Spectacularly beautiful, life in the hills was also exceedingly difficult. The reasons for migration were obvious: poverty, lack of employment and livelihood opportunities, and a dream of finding a better life for themselves and their families drive these young men and women to leave their homes and loved ones behind.
The reasons why – if we’re serious about tackling poverty and promoting development – we must understand the experiences and respond to the needs of migrants are pretty clear too:
1. Migration contributes to economic growth
Almost every family we met had a member living in India – and for the majority of households in the far western region of Nepal, migration is a major source of income. Remittances, or the money that migrants send back to their source countries, make a significant contribution to national economies. Global remittance flows are estimated at US$581 billion this year, up from $542 billion in 2013, and $404 billion was received by developing economies. For developing nations, remittances are an important source of foreign exchange and, according to the World Bank, “act as an antidote to poverty and promote prosperity”.
In Bangladesh, Nepal, Pakistan and Sri Lanka, remittances are larger than the national foreign-exchange reserves. In Nepal, remittances are equivalent to more than 24% of GDP. At the household level, remittances help to reduce poverty, improve the standard of living, and contribute to higher educational levels and lower school dropouts. In addition to remittances, source economies benefit also from enhanced skills sets and experiences that the migrants bring back.
2. The experience of migrants exposes the lack of workers’ rights
Labour migrants typically find employment in so called 3D jobs (that is, difficult, dangerous and demeaning). Hazardous working conditions combined with lack of proper accommodation makes them vulnerable to disease and illness. Securing workers’ rights for migrants – including safe, secure and dignified working conditions, fair and minimum wages, time-off from work, and freedom to unionise – will ensure workers’ rights for all.
3. Women’s rights are on the line
Women migrants are in an even more vulnerable position as most structures, policies and systems are weighted against them. Women migrants in India are primarily engaged in domestic work which is completely unregulated and hence women migrants are often at the mercy of their employers with little or no safety nets and legal recourse to fall back upon.
The India-Bangladesh migration corridor is estimated to the fourth largest in the world and studies suggest that there are currently three million Bangladeshi migrants in India. The 1950 Indo-Nepal Friendship Treaty allows for free movement of people and goods between the two nations. But there is no similar agreement between Bangladesh and India. This means that women, especially, are exploited by brokers and other informal agents and end up as victims of trafficking.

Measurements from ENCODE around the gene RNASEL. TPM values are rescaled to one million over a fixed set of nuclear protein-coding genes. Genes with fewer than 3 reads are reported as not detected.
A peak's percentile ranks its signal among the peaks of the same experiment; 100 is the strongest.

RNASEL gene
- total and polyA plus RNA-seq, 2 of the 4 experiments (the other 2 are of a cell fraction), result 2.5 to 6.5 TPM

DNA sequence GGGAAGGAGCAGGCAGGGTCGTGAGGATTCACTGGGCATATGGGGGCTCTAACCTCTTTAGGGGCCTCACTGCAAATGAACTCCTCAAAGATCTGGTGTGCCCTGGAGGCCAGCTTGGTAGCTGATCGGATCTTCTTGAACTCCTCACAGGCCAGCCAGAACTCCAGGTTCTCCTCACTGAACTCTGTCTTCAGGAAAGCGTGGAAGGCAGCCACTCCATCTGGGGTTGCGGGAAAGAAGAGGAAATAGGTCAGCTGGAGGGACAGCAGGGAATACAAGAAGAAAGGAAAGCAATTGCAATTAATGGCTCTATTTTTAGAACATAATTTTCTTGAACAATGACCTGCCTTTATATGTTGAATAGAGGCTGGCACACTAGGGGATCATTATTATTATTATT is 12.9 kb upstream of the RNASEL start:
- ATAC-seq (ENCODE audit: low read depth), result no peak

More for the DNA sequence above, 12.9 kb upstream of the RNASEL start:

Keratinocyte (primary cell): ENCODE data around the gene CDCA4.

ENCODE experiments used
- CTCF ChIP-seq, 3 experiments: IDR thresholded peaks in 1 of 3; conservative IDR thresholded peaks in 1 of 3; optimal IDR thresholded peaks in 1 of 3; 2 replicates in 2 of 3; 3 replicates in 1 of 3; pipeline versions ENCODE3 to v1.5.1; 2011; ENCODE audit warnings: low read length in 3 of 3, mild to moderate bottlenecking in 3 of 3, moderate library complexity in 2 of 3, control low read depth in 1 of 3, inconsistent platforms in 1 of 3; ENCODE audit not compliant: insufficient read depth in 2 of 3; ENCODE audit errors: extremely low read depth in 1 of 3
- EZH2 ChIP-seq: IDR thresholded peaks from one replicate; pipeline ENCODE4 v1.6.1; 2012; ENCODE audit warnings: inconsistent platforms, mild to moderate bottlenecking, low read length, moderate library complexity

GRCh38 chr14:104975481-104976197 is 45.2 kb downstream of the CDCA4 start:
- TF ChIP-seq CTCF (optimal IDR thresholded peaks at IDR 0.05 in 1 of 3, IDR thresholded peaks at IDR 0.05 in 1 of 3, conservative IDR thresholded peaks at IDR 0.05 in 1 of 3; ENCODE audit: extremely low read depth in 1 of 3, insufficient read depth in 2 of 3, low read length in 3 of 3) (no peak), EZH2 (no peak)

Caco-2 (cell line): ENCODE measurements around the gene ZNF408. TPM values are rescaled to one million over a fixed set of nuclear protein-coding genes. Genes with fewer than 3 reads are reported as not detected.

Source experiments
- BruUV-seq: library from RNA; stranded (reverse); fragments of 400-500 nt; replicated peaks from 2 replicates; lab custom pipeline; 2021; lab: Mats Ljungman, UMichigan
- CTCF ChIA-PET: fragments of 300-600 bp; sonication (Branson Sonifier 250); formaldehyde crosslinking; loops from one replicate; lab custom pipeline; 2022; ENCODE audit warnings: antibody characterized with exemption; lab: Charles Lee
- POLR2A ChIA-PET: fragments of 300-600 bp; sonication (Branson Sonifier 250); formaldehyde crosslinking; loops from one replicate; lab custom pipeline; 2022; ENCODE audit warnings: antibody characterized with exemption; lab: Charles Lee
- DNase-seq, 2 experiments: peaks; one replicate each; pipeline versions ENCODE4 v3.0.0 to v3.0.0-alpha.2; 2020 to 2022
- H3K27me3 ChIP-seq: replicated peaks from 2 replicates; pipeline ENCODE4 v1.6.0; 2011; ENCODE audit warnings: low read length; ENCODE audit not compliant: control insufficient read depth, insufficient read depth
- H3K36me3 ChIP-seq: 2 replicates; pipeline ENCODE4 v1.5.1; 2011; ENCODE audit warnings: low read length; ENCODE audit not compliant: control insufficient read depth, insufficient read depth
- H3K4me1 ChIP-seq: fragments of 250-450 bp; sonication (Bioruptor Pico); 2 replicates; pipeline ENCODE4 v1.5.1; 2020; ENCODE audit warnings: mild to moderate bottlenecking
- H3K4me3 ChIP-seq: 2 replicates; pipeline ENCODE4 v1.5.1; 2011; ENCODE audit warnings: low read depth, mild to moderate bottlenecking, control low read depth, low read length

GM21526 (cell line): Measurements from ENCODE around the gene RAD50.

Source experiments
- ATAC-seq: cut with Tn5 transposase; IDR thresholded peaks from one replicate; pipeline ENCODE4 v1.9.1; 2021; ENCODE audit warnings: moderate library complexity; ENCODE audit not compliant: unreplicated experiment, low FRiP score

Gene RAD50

4. Access to basic services is a significant challenge for migrants and their families
It is estimated that there are currently one million Nepalese migrants in India mostly working as unskilled permanent or seasonal labourers. Although the open border policy allows migrants free passage to India, life at destination is still quite difficult for the majority of migrants. Poverty, exclusion and discrimination – both at a social and institutional level – mean access to health services, social security, and education opportunities for their children are a struggle for most unskilled labour migrants at destination.
5. Migration can be a key development enabler
CARE’s EMPHASIS project has shown how addressing migrants’ needs opens up development opportunities that ultimately benefit everyone. EMPHASIS (Enhancing Mobile Populations Access to HIV and AIDS Services, Information and Support) is a 5-year project in India, Nepal and Bangladesh funded by the Big Lottery Fund.
Working at all stages of the migration continuum – source, transit and destination – the project focuses on promoting access to services; capacity-building of stakeholders, government, and NGO partners; and research and advocacy to add to the knowledge base on migration and HIV and to highlight migrants’ vulnerabilities and learnings from the project to influence policy-makers at the national, regional and global levels.
Crucially, we found that the opportunity to address HIV vulnerabilities of mobile populations opened up pathways to address a range of other vulnerabilities including access to services such as financial services (including safe remittances), health services, social security, labour rights, education for children, etc.
At the end of the five years, the EMPHASIS project has made significant contributions to the migration discourse in the South Asia region and more importantly, it has piloted a model of an effective cross-border migrant intervention which has highlighted the importance of working along the continuum of mobility to positively influence the lives of the maximum number of labour migrants.
[The conference on Women, migration and development: Investing in the future was hosted by the ODI and CARE in July 2014, and drew on learning from the EMPHASIS project to explore the role of migration in sustainable development. This note was amended after the conference.]
Tahseen Alam is Regional Advocacy Manager for EMPHASIS with CARE India.